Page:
~ Grillmarked: Italian-Style Panini-Croissant-Crostini ~
Panini-croissant-crostini. That's a lot to digest, and if you're of Italian-heritage, simmer down, lighten up, and read on before criticizing my fun-loving play on mouth-watering words. Sandwich-press-grilled panini, full of cured Italian meats and cheese, substituting mini-croissants for the traditional rustic Italian bread (I've affectionately added the word crostini to describe them, because I serve them, crostini-style, as 3-4 bite appetizers), are crowd-pleasing snacks that get gobbled up at a tailgate party faster than beer flows at a fraternity house. While crusty, firm-textured rustic-type breads make marvelous panini, I am here to tell you, if you've never made a panini using a light and airy buttery-rich croissant, you are missing out on one of the best panini-sandwich-eating experiences of your life -- every savory bite literally melts in your mouth -- the croissant is cottony enough inside and crackly enough outside to produce extraordinary results.
Bruschetta (broo-skeh-tah) means "oiled slice" and comes from the word "bruscare" (broo-scar-ay), which means "to roast over coals". Bruschetta is the original garlic toast. Traditionally, large, thick slices of firm, crusty bread are toasted over a wood fire, rubbed with plenty of garlic while they are still warm, drizzled with the finest olive oil available, sprinkled lightly with salt and pepper, then served warm. They are classically served with fresh basil, tomatoes and buffalo-milk mozzarella, but when paper-thin slices of Italian meats, cheeses and vegetables (grilled, roasted or marinated) are added, they can turn into a hearty knife-and-fork open-faced sandwich meal.
Crostini in Italian simply means "little toast", and also means they don't always get drizzled with olive oil and rubbed with garlic. Just like bruschetta, crostini are topped with any number of savory toppings. Unlike bruschetta, they are usually made using smaller, cylindrical-shaped breads, like a baguette. Crostini are always served as a snack or an appetizer before a meal, or, an accompaniment to the meal. That said, in the case of both bruschetta and crostini, any size, color or flavor of rustic bread can be used, as long as it has a firm texture and have a good crust -- ciabatta, focaccia, michetta, baguette or batard, and sourdough are prime examples.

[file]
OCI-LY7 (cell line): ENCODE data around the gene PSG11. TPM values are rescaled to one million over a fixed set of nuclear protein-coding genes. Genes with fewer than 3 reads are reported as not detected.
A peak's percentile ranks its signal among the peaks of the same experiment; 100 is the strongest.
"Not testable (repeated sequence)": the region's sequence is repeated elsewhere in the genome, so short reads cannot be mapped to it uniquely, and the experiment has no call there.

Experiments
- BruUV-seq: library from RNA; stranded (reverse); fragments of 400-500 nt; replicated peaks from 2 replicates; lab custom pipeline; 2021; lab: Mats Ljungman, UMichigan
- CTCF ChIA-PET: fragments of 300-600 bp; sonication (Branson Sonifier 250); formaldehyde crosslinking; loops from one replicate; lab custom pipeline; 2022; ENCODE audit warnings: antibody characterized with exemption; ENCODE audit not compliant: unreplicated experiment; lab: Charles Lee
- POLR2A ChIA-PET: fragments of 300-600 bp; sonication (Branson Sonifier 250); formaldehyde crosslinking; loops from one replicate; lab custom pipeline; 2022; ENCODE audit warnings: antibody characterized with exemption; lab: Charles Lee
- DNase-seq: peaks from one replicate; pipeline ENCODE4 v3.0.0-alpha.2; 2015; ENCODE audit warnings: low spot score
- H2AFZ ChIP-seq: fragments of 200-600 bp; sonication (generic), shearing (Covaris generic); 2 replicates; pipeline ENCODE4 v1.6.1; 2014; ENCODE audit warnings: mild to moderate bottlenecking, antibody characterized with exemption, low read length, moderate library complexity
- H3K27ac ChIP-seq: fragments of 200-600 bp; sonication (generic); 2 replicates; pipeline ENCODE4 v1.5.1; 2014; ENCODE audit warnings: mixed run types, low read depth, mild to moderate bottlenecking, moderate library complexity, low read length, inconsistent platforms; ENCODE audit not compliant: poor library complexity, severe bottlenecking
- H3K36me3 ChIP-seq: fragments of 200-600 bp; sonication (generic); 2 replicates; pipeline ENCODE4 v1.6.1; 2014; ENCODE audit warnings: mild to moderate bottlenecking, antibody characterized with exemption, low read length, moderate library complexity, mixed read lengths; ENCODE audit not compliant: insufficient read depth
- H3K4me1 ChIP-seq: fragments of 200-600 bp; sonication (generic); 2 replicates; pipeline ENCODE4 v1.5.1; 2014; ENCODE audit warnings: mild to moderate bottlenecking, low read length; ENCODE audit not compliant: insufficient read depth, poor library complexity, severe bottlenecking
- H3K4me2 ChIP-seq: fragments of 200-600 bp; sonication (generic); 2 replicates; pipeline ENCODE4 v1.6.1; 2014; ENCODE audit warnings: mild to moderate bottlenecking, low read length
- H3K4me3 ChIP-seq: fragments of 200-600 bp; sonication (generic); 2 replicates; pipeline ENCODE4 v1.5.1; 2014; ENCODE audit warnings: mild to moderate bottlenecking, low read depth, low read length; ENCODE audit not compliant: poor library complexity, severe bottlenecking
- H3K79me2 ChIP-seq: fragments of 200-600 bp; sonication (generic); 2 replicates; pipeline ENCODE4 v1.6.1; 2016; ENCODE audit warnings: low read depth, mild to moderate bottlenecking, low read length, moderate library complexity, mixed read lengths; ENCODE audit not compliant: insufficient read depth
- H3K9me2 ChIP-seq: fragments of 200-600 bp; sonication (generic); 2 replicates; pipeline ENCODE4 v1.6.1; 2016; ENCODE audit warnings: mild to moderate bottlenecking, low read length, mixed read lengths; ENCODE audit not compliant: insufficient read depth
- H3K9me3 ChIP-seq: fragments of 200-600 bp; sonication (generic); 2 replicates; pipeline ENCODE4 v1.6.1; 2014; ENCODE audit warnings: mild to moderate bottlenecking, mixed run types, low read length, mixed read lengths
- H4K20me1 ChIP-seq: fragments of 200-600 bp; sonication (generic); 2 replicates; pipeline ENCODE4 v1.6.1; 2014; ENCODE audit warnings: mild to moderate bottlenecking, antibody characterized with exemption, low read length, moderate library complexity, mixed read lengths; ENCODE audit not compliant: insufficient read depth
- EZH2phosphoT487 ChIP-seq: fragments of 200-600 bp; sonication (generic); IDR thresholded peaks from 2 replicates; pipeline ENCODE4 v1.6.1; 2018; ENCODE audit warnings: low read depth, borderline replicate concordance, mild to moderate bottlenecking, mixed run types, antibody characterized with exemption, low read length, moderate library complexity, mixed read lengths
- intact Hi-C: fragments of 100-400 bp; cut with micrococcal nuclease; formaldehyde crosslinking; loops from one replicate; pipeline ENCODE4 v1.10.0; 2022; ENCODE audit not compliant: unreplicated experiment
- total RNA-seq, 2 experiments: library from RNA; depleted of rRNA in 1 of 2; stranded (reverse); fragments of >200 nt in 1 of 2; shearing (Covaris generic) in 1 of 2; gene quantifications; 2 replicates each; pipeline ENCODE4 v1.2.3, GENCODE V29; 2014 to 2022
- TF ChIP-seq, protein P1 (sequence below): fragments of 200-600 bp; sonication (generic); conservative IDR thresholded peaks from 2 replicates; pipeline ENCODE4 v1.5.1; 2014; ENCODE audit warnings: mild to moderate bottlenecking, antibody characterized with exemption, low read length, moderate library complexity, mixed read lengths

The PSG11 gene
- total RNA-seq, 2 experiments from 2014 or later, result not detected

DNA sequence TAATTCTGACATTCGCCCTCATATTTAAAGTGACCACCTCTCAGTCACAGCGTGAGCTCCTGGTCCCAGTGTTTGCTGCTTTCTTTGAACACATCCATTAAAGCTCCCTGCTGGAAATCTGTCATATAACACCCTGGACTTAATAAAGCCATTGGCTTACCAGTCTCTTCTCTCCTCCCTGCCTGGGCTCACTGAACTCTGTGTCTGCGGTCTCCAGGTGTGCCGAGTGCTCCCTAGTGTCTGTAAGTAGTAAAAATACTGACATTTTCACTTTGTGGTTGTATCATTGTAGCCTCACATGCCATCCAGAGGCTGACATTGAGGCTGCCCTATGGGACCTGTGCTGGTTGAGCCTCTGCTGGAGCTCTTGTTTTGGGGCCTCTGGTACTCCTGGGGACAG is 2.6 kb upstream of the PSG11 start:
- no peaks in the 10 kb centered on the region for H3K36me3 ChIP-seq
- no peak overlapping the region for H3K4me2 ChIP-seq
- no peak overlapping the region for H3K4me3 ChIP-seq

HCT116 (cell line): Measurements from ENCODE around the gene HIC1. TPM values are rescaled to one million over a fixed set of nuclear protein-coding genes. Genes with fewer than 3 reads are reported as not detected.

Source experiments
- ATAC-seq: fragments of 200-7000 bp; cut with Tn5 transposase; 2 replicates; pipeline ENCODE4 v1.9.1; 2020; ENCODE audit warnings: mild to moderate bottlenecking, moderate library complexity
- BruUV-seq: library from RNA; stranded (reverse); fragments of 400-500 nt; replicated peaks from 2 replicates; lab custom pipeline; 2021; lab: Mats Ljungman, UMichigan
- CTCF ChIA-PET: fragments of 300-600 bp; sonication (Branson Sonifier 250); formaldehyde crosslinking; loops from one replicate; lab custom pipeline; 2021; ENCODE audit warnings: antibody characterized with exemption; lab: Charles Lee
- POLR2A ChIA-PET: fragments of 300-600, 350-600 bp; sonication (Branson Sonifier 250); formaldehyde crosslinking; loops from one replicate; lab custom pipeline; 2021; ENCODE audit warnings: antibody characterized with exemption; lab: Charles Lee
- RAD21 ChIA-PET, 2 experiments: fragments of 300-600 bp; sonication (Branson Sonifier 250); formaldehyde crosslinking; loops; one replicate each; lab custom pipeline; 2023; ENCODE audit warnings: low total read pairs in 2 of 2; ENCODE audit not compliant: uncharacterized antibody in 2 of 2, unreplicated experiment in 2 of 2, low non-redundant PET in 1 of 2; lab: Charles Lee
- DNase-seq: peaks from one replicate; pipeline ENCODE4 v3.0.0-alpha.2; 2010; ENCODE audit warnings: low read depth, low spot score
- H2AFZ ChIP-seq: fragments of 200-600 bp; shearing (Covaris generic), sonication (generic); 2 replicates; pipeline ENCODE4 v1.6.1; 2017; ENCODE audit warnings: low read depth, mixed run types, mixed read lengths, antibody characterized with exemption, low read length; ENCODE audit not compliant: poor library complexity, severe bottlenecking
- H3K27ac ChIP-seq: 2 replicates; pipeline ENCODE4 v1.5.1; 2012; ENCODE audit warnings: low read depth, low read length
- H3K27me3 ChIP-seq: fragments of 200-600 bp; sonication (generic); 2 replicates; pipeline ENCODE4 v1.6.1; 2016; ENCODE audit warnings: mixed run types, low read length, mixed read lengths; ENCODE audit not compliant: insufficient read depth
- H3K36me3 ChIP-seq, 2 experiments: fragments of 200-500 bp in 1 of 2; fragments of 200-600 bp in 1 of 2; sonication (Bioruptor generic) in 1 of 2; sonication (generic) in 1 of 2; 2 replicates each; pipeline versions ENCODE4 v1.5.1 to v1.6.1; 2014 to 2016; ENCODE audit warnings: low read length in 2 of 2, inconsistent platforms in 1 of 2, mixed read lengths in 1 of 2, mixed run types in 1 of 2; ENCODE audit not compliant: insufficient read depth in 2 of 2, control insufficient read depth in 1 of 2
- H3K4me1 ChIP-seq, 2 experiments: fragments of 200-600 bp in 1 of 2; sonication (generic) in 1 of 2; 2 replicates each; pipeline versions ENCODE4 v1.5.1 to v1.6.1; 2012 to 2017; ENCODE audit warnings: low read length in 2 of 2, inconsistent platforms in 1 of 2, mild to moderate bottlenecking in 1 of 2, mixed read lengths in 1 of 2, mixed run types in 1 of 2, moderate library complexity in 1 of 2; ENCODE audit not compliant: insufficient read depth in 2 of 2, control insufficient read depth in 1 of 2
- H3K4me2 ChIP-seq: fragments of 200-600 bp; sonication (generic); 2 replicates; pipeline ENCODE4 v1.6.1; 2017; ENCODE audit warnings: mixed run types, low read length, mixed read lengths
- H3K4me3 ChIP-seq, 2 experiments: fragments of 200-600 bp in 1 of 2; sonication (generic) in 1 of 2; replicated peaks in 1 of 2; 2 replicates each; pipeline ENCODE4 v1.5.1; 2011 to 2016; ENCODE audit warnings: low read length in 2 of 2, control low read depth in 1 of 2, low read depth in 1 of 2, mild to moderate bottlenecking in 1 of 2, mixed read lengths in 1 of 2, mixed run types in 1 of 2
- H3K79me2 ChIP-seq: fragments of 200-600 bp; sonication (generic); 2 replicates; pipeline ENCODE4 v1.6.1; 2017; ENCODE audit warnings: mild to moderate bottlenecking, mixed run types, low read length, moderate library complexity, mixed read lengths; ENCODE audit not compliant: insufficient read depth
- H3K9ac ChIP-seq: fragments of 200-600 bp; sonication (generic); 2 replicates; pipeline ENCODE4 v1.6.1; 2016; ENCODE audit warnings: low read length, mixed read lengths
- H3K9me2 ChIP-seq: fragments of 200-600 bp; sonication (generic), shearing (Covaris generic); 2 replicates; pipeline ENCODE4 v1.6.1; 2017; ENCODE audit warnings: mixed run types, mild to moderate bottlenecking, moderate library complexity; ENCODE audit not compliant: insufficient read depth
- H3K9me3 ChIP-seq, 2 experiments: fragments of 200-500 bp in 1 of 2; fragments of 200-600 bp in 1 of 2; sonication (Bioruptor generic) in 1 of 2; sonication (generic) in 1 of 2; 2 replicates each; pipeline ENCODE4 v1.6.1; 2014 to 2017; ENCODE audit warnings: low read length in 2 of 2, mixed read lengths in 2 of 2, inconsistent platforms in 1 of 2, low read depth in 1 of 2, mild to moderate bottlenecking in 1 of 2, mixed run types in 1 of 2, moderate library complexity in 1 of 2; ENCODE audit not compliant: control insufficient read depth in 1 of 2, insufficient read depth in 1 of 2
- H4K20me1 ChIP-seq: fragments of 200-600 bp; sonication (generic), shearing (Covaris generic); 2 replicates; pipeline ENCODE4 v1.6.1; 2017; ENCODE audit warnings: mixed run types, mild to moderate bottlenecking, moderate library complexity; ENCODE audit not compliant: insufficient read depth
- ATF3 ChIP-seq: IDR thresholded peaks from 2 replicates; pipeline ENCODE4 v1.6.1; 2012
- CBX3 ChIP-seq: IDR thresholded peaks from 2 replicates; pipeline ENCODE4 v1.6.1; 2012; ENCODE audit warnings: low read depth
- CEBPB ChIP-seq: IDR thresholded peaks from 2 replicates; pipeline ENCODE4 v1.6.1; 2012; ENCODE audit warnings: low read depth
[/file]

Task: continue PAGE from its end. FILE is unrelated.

Panini is the Italian word for a grilled sandwich made with the same type of firm, crusty bread (or rolls) used to make bruschetta and crostini. "One panino, two panini" are the singular and plural forms of the word (which derive from the Italian "pane" and Latin "panis", referring to bread), but the use of panino is uncommon and unused nowadays. Panini sandwiches, served hot off the grill, were traditionally filled with the same thin-sliced specialty deli-meats and cheese served with or on bruschetta and crostini (ham, mortadella, salami, provolone, etc.), meaning they were associated with Italian fare, but, nowadays a panini can find itself fused with any cuisine.
A panini press is basically a double-sided contact grill that cooks both sides of a sandwich at once. Much like a grill pan, the grids of a panini press give these sandwiches their signature grill marks. There are several good brands, in all price ranges, on the market. My Cuisinart Griddler is about 5 years old. It doesn't take up too much space, controls heat perfectly, and, I love it. This gadget has earned its rightful place on my kitchen counter.
The meat, cheese, condiments & how-to assemble tips: